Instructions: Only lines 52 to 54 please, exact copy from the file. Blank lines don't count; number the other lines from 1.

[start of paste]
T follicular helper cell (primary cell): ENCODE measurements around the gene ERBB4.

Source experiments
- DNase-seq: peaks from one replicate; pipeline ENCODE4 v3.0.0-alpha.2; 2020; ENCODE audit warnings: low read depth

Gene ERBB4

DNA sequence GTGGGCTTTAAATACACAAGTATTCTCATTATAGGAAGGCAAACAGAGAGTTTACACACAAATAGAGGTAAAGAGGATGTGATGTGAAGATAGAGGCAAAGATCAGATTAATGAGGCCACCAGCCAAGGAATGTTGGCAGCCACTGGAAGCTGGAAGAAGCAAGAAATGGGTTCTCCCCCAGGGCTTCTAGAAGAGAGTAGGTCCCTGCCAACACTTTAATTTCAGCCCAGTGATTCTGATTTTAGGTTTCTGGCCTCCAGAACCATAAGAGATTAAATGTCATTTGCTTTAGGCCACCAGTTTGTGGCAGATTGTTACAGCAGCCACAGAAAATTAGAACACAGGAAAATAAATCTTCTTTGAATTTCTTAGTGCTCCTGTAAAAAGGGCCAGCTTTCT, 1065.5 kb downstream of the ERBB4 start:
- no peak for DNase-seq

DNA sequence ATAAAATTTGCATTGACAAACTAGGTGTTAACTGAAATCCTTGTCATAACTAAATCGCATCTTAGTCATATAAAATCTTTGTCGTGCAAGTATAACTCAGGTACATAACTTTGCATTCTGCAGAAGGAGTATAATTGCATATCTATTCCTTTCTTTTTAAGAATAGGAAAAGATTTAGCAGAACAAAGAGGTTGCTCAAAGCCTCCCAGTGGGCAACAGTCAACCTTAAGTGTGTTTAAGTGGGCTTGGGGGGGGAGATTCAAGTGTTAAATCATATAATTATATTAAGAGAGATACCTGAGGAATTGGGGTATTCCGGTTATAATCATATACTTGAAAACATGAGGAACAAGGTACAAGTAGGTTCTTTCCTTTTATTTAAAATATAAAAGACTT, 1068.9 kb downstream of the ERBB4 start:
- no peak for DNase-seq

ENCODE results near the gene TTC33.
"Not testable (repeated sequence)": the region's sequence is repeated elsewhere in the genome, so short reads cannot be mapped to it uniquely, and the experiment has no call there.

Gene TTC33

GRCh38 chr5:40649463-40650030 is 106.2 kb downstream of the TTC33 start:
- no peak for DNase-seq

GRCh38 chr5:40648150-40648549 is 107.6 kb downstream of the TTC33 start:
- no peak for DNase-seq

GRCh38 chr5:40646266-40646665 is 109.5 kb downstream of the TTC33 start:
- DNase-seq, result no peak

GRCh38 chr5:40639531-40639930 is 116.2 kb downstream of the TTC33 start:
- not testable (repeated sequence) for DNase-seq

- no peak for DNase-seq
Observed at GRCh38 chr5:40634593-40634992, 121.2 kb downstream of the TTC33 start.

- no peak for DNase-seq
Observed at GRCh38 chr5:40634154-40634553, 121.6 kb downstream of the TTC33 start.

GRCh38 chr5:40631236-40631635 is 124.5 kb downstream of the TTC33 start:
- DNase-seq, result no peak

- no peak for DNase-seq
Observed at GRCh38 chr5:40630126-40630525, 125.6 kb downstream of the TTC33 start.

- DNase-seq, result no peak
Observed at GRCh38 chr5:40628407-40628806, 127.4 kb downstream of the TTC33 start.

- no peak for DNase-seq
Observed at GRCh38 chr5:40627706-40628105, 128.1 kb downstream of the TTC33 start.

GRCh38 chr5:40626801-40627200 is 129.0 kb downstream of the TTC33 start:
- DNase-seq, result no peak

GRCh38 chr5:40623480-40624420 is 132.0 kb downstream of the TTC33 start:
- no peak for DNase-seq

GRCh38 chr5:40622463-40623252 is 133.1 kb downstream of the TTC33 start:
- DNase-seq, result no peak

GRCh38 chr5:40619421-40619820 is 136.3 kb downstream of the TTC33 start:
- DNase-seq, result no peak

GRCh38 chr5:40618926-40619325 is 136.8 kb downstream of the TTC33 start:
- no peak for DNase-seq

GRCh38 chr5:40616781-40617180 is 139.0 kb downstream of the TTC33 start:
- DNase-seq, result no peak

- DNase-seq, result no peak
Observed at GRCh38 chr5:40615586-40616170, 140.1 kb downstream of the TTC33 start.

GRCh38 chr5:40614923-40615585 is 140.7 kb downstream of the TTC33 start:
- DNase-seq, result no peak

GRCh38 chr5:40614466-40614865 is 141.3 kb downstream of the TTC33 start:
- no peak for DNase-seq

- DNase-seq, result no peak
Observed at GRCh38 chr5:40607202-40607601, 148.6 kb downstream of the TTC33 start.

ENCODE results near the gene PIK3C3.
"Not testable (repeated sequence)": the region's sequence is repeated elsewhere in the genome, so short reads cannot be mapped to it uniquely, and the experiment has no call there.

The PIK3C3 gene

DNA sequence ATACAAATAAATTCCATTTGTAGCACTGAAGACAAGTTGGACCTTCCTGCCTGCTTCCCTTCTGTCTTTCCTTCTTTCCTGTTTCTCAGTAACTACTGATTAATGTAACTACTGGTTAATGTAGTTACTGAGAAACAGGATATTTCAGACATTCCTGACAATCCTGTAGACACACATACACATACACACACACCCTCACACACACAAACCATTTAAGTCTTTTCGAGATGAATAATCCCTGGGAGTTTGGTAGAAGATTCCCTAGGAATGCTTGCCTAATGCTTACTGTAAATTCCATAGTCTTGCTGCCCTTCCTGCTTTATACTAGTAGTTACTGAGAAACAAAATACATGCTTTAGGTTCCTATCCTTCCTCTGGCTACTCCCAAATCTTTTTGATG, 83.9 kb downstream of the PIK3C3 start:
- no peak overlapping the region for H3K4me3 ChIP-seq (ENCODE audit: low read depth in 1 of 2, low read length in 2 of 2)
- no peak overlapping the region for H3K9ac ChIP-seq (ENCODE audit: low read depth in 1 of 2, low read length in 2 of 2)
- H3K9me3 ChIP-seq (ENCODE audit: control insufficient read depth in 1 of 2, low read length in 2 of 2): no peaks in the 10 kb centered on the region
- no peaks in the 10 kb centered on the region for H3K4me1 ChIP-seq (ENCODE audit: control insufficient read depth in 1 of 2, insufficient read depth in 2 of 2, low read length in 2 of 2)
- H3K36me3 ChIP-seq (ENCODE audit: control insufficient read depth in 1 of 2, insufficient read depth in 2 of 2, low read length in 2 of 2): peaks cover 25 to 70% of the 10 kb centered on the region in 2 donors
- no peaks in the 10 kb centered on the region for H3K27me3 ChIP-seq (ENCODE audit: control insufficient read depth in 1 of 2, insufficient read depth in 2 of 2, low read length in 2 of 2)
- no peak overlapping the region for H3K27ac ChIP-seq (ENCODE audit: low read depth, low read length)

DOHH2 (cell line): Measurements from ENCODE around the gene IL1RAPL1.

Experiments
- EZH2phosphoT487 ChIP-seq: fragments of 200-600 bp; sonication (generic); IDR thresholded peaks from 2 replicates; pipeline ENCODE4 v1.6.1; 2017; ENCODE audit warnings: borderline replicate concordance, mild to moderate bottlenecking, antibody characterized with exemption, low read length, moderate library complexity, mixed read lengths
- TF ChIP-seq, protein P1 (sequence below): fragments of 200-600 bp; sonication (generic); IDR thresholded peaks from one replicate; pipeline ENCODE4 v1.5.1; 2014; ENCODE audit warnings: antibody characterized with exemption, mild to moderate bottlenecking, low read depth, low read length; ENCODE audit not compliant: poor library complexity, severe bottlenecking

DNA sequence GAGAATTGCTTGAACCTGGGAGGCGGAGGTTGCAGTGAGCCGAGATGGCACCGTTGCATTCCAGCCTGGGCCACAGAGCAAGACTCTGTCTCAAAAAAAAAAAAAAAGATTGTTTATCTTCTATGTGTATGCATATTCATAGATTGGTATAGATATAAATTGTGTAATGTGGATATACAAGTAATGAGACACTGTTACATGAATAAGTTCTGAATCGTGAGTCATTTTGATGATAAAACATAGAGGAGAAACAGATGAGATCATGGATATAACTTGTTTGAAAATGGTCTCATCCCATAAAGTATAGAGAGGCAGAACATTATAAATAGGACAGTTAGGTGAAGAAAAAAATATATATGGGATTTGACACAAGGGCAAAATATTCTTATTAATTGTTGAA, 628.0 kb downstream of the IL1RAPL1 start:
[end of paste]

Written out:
ENCODE results near the gene PIK3C3.
"Not testable (repeated sequence)": the region's sequence is repeated elsewhere in the genome, so short reads cannot be mapped to it uniquely, and the experiment has no call there.

The PIK3C3 gene